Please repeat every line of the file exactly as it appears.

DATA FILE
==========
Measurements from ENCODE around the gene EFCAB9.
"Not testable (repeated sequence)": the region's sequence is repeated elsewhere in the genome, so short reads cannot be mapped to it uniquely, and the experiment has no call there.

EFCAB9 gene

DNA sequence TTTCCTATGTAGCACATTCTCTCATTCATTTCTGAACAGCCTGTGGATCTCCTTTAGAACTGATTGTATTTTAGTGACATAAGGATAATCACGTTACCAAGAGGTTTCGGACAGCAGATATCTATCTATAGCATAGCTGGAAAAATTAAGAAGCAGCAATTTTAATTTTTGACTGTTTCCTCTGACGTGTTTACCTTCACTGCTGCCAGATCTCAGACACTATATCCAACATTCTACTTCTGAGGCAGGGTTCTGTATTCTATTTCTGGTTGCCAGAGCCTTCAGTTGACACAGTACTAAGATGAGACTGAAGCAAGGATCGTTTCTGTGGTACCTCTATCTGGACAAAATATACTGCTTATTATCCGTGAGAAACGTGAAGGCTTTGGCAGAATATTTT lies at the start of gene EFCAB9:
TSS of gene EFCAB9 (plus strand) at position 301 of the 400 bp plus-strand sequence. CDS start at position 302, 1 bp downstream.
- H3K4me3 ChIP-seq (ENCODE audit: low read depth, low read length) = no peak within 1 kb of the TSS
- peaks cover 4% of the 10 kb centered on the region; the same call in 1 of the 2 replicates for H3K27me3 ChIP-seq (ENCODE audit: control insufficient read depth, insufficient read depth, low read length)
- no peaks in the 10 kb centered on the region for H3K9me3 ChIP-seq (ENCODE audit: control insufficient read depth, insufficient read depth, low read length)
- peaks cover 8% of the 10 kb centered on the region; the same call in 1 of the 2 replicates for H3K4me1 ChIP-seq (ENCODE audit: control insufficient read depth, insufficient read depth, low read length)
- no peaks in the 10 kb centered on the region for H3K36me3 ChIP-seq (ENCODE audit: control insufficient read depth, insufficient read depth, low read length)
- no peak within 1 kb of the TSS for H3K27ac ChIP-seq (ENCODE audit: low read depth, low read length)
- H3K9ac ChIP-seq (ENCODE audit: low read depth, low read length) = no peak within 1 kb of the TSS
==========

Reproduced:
Measurements from ENCODE around the gene EFCAB9.
"Not testable (repeated sequence)": the region's sequence is repeated elsewhere in the genome, so short reads cannot be mapped to it uniquely, and the experiment has no call there.

EFCAB9 gene

DNA sequence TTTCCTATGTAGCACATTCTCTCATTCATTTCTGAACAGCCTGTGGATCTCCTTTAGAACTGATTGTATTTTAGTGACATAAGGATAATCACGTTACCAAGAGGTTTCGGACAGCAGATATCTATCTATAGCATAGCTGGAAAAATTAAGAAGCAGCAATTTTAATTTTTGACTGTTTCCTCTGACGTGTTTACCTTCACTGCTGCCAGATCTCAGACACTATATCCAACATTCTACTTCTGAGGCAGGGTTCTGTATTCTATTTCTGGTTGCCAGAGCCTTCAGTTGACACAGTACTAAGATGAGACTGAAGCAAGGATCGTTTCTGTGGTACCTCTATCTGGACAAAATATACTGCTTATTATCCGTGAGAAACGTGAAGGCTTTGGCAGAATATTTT lies at the start of gene EFCAB9:
TSS of gene EFCAB9 (plus strand) at position 301 of the 400 bp plus-strand sequence. CDS start at position 302, 1 bp downstream.
- H3K4me3 ChIP-seq (ENCODE audit: low read depth, low read length) = no peak within 1 kb of the TSS
- peaks cover 4% of the 10 kb centered on the region; the same call in 1 of the 2 replicates for H3K27me3 ChIP-seq (ENCODE audit: control insufficient read depth, insufficient read depth, low read length)
- no peaks in the 10 kb centered on the region for H3K9me3 ChIP-seq (ENCODE audit: control insufficient read depth, insufficient read depth, low read length)
- peaks cover 8% of the 10 kb centered on the region; the same call in 1 of the 2 replicates for H3K4me1 ChIP-seq (ENCODE audit: control insufficient read depth, insufficient read depth, low read length)
- no peaks in the 10 kb centered on the region for H3K36me3 ChIP-seq (ENCODE audit: control insufficient read depth, insufficient read depth, low read length)
- no peak within 1 kb of the TSS for H3K27ac ChIP-seq (ENCODE audit: low read depth, low read length)
- H3K9ac ChIP-seq (ENCODE audit: low read depth, low read length) = no peak within 1 kb of the TSS